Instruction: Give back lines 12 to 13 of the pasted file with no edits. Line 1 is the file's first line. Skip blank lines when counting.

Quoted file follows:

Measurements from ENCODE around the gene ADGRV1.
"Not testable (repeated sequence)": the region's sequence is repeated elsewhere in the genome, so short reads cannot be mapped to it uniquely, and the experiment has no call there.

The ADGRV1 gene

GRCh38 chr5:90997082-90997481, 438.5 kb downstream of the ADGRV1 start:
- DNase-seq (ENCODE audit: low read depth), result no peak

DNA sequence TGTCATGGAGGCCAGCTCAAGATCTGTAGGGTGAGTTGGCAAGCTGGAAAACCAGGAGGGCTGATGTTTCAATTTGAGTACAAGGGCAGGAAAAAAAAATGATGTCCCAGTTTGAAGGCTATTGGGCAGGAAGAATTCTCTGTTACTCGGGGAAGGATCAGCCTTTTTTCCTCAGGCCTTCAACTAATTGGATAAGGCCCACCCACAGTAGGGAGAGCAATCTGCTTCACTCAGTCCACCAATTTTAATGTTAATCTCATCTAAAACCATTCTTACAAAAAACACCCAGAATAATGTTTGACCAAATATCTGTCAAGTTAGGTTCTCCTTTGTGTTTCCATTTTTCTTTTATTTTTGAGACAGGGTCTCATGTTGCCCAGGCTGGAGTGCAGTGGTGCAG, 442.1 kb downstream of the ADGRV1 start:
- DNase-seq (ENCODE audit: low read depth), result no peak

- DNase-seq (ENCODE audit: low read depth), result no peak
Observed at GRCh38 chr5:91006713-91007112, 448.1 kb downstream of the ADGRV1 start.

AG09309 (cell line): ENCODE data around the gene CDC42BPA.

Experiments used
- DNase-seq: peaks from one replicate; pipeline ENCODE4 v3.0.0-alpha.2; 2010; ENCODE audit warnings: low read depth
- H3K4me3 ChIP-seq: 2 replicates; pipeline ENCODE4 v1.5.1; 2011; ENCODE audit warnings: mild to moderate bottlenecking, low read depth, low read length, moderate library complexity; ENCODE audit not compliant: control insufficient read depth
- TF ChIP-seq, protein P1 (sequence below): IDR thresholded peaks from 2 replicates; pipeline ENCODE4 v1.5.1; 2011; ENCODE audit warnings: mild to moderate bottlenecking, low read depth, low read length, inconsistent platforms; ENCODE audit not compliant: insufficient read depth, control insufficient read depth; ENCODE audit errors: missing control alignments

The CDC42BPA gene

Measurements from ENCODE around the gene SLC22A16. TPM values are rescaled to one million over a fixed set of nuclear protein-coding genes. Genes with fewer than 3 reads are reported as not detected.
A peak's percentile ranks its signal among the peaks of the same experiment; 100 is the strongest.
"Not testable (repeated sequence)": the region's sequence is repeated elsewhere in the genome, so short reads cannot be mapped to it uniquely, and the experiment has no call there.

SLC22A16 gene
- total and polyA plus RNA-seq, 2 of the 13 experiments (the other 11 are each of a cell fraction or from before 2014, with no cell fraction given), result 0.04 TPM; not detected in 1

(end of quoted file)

- DNase-seq: peaks from one replicate; pipeline ENCODE4 v3.0.0-alpha.2; 2010; ENCODE audit warnings: low read depth
- H3K4me3 ChIP-seq: 2 replicates; pipeline ENCODE4 v1.5.1; 2011; ENCODE audit warnings: mild to moderate bottlenecking, low read depth, low read length, moderate library complexity; ENCODE audit not compliant: control insufficient read depth